Principals dispense information about procedures and politics to veteran teachers, new teachers, substitute teachers, special education teachers, reading specialties, counsellors, school psychologists, maintenance staff, students, parents and others in the community. Well-trained and experienced school principals answer questions about the availability of aids, space, materials and other resources and details about forth coming events in the schools where they are found (Bloomberg 1987).
According to Morris et al (1992), the principals’ activities are classified into monitoring school activities, serving as school spokesperson, disseminating information to school staff, handling resources.
Statement of the Problem
The school principal is the arrow head of the school system. This means that the school principal determines the pace at which things or events move in the school. In this regard therefore, the quality of the school principal to a large extent, determines the services he/she renders to the school.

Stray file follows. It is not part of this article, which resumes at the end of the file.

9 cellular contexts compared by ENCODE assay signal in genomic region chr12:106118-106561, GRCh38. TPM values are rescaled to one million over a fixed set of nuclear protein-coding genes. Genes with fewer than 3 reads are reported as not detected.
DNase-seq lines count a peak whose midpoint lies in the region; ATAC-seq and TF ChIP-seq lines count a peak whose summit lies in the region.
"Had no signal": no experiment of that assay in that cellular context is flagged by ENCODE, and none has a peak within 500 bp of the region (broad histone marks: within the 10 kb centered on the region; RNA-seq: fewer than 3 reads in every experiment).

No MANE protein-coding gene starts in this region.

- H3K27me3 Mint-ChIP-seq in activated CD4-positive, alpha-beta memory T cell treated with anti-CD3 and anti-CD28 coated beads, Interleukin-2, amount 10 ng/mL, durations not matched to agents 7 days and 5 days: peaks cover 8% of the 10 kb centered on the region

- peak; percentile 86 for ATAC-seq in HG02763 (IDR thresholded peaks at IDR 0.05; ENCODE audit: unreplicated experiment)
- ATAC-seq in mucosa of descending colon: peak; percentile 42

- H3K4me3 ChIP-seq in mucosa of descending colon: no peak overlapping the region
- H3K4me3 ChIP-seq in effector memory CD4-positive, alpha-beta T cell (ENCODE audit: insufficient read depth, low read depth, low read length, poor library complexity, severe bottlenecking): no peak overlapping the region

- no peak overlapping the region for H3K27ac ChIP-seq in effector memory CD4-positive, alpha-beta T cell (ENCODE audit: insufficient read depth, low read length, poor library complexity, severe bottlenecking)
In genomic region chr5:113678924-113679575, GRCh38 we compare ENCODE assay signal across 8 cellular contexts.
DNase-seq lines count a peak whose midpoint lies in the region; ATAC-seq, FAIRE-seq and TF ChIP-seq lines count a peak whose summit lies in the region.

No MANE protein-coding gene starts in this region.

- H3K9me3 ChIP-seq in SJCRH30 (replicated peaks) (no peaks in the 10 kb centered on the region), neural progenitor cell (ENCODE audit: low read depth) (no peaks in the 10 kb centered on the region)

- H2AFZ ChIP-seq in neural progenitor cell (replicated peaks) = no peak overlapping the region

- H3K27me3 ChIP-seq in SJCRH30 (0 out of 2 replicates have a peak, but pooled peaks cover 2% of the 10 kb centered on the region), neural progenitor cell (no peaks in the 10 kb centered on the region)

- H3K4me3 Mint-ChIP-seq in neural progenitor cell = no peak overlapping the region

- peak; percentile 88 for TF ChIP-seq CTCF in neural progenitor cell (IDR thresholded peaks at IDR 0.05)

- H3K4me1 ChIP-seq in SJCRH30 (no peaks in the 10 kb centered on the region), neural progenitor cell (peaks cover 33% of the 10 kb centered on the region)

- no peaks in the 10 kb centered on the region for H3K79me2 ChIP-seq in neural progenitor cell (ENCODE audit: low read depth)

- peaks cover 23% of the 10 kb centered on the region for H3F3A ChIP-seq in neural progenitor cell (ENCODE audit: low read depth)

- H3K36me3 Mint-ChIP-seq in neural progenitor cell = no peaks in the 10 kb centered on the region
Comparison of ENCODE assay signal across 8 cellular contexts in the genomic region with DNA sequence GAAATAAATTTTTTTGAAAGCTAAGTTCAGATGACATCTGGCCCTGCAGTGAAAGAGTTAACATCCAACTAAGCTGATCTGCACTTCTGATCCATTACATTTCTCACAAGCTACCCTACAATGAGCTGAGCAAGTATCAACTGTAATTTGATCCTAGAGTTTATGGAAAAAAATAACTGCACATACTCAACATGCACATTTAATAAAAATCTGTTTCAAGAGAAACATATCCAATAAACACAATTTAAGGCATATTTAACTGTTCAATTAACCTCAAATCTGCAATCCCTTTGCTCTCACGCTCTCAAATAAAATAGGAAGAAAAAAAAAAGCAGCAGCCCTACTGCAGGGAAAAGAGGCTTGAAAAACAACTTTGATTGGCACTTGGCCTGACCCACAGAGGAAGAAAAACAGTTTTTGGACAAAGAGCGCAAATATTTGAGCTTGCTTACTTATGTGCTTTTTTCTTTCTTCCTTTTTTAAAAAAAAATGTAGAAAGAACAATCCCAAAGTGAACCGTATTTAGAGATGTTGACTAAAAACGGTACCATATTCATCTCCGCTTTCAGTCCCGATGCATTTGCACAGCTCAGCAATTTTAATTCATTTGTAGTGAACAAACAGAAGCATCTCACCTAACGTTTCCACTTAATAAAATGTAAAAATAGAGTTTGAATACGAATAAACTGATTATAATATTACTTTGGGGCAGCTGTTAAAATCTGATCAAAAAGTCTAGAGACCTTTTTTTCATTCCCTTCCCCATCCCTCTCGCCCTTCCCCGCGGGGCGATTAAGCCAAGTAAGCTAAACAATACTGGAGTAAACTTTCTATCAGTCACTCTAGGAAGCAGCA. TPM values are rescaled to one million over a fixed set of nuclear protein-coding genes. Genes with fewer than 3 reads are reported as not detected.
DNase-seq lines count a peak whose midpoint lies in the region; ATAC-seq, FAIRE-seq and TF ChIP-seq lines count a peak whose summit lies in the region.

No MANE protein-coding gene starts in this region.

According to Goodhead (1983), many less effective principals view the role they play in the school as managers of the school building and budget keepers of the school records and communicators with every one. They unfortunately, leave the teaching of the classroom teachers. Most principals spend little time on curriculum and instructional matters. Most principals in the school system today are poor school leaders, inefficient administrators, who lack the required capacity and academic process to keep the school moving ahead. They lack experience and qualification with which high and qualitative services are rendered in the administration of the school. (Ola, 2004)